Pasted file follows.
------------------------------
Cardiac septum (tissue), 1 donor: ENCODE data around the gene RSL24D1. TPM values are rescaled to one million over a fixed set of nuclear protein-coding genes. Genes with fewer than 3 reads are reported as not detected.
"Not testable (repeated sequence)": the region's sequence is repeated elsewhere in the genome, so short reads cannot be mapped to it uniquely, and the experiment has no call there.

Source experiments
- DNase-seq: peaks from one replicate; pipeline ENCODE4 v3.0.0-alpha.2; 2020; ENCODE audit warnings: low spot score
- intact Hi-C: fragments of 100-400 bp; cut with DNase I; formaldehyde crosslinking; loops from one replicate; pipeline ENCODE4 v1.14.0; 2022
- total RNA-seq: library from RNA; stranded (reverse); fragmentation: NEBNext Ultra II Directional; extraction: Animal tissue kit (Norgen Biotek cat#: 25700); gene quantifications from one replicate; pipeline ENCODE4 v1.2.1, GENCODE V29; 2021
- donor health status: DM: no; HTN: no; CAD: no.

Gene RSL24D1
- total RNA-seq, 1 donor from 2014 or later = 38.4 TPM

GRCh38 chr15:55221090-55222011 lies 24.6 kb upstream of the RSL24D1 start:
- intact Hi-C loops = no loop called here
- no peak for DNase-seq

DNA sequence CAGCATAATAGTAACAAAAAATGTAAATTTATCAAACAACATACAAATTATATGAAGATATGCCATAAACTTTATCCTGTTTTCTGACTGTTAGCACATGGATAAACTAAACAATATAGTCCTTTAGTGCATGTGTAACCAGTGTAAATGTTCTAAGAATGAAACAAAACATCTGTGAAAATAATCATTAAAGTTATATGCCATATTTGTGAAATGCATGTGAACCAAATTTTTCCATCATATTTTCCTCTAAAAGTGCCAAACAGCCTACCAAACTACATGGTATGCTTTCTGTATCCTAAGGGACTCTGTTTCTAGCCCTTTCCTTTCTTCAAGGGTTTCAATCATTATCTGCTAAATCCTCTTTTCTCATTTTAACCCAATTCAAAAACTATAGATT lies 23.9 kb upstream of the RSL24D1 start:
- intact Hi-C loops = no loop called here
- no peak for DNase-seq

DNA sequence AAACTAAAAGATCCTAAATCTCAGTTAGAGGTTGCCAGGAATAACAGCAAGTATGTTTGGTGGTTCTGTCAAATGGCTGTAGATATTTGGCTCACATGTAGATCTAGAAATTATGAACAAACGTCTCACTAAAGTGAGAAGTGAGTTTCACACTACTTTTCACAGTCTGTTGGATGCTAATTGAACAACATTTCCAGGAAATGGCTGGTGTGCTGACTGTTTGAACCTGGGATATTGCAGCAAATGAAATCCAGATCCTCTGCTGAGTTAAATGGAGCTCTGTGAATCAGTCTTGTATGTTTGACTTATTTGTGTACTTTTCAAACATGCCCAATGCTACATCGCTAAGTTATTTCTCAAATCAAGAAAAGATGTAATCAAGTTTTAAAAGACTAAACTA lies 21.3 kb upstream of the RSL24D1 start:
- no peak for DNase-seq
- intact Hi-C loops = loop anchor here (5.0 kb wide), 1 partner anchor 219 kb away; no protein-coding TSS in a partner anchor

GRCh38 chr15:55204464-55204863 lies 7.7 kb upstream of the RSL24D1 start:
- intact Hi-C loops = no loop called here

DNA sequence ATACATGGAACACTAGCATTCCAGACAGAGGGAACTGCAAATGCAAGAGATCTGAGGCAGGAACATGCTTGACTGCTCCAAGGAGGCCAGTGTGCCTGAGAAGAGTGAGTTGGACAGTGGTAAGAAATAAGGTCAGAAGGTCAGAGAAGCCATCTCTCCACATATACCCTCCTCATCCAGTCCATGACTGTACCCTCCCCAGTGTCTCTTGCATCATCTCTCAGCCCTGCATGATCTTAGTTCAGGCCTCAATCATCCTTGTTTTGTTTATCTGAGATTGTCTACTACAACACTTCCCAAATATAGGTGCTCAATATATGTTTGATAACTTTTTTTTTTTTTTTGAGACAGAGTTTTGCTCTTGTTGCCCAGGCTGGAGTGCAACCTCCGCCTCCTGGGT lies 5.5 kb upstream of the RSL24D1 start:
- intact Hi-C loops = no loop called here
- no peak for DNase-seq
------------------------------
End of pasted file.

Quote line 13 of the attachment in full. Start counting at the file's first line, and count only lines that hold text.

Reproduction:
DNA sequence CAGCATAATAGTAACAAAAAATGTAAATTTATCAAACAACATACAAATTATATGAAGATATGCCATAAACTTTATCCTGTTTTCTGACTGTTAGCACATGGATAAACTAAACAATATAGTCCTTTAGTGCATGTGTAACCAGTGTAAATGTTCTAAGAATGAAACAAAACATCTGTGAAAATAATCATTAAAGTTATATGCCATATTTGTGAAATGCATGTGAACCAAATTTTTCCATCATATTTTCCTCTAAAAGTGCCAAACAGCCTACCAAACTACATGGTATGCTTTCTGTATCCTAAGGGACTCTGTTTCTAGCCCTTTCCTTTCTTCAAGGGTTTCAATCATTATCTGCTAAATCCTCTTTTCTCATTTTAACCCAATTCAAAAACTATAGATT lies 23.9 kb upstream of the RSL24D1 start: